The first chef booked for lessons is Simone Galli from Trattoria La Posta on the Lago di Como, not much known outside Italy but hugely respected there.
This handsome space, surrounded by mementos of Pino’s craft — his first sausage maker, a beautiful old slicer — with its heavy wooden fittings and furniture is reminiscent of a mountain tavern in Calabria, the family home province.
This family venture (joining Pino, as always, is his wife Pia, sons Marco and Fabio and daughter Carla) is the next step we’ve been waiting for in the escalation of services offered by butcher shops in Sydney.
Now, you may remember back in December I told you that Pino Iacobbe was opening a wine bar in the Mosman branch of Quattro Formaggi (803 Military Road, Ph 9960 3555). It’s finally happening and I have a menu open — it’s almost enough to make me want to move to Mosman. As well as colazione (breakfast) all day and pranzo (lunch), you can sit down and order from an astonishing array — nine pages — of salamis, hams, cheeses and wines, all available for sale in the deli. Now open.
While I was in Mosman checking out Quattro Formaggi, I dropped in to Arena’s Deli Café e Cucina (908 Military Road, Ph 9969 9905) across the road. Last year, responding to the new wave of Italian openings, Joe renovated his deli and installed a café. And while Joe and I were enjoying a coffee, his chef stopped by to say gidday. Some of you may remember Jamil ben Hassine, either from Café Tunis or The Bower, both in Manly. Jamil is a very fine chef and I’ll be over very soon to see and taste what he’s doing at Arena. He did say that, while what he’s doing is basically Italian, there are a few North African flavours seeping in.
Alison Brien is an Australian cheeseophile who has worked her way around Sydney’s cheese rooms, scored the UK Cheese Guild’s Diploma of Cheese and represented Australia in the frenetic (check it out below) Cheesemonger Invitational in New York.
And now she’s kicking off her most ambitious project yet, Channel Cheese, which you will be able to find at www.youtube.com/user/ChannelCheeseTV (where you’ll find the below hysterical Cheesemonger Invitational clip).
This is a venture that I really hope does well — I was actually the first to print a column dedicated to cheese, written by Andrew Wood, editor of the now defunct Divine, in the Australian Financial Review’s The Fin supplement (also defunct). We thought that was a great leap forward for cheese (once described as milk’s leap towards immortality). But Channel Cheese is a whole other thing. If the previews are anything to go by it should, like a good cheese plate, offer something bitey, something creamy and something to push your palate.
If you have any love for this wonderful and flavoursome foodstuff, check in and see what’s going on.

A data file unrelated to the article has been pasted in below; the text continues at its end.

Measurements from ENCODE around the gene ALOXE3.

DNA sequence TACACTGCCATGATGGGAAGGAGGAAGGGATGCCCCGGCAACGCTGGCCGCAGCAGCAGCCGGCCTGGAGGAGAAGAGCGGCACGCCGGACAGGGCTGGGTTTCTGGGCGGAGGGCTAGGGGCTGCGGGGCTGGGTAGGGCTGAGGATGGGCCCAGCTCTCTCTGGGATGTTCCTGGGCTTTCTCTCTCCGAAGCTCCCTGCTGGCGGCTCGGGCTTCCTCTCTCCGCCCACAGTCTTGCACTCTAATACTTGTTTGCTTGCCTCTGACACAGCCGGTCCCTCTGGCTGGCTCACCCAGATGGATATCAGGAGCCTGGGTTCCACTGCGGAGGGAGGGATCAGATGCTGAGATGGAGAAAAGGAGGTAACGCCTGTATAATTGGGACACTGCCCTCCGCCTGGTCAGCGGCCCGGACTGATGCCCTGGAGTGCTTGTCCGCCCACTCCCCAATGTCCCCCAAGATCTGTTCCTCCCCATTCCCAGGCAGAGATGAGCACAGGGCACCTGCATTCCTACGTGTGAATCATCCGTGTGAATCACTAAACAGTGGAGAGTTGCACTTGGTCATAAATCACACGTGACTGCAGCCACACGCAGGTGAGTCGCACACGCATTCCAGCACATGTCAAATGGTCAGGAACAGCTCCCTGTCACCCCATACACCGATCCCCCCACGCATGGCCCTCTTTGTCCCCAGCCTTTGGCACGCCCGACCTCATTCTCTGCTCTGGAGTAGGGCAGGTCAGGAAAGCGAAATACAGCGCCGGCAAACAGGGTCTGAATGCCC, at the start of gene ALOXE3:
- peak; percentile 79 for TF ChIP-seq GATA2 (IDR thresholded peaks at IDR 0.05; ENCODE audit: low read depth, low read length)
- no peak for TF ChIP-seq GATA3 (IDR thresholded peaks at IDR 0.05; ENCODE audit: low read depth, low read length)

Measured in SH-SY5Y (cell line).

What would you do if a neighbour broke into your house, left behind the hammer he’d used to do so, then charged you with stealing it?
That is roughly what happened to Canadian farmer Percy Schmeisser when his neighbour’s GM canola seeds invaded his non-GM canola fields in Saskatchewan, Canada, in 1997. Monsanto, whose GM seeds they were, charged Percy with theft. In 2008, after a protracted legal battle, Monsanto settled out of court. The fight would have cost the Schmeissers their farm and everything else were it not for outsiders contributing.
Today, Monsanto is much smarter. So when Western Australian organic farmer Steve Marsh’s crops were invaded by his neighbour’s GM canola, they stayed out of it. Steve Marsh lost his organic certification and to get compensation he had to sue his neighbour and friend whose seed it was.
The biotech companies now want to introduce GM wheat, alfalfa and other crops into Australia. And many say that will be the end of organic farming — there is no way to stop GM seed invading a neighbouring farmer’s crop.
Are GM foods safe? The Australian authorities (FSANZ, the Gene Technology Regulator) tell us so, but they don’t do any testing, relying on tests supplied to them by them by the biotech companies who produce the seeds.
How do you know if you’re eating GM food? Labelling laws require manufacturers to state the GM ingredients with some exceptions: food where GM ingredients are highly refined (cooking oils, margarine, sugars, starches, chocolate and baked goods). In other words, most processed foods: foods made at bakeries, restaurants and takeaways, so a chain burger could have GM ingredients and the chain would not have to tell you; foods from animals that are fed GM feed — chickens, for example, are often fed GM feed. Research shows that GM feed has a negative impact on the animals that eat it.
And if the regulatory bodies aren’t testing the safety of GM foods, how often do you reckon they’re checking for the presence of GM in the food we eat?
If you feel what’s happened to Steve Marsh is unfair and you want to help him out you can go to stevemarshbenefitfund.com.au
And we can’t sign off without mentioning — although it’ll be everywhere — the Taste of Sydney, March 8–11 in Centennial Park. All your favourite chefs do all their favourite dishes — you know the drill, waddle from tent to tent, munching. And if you book at tasteofsydney.com.au/buytickets you’ll get two general entry tickets for just $50, saving $10.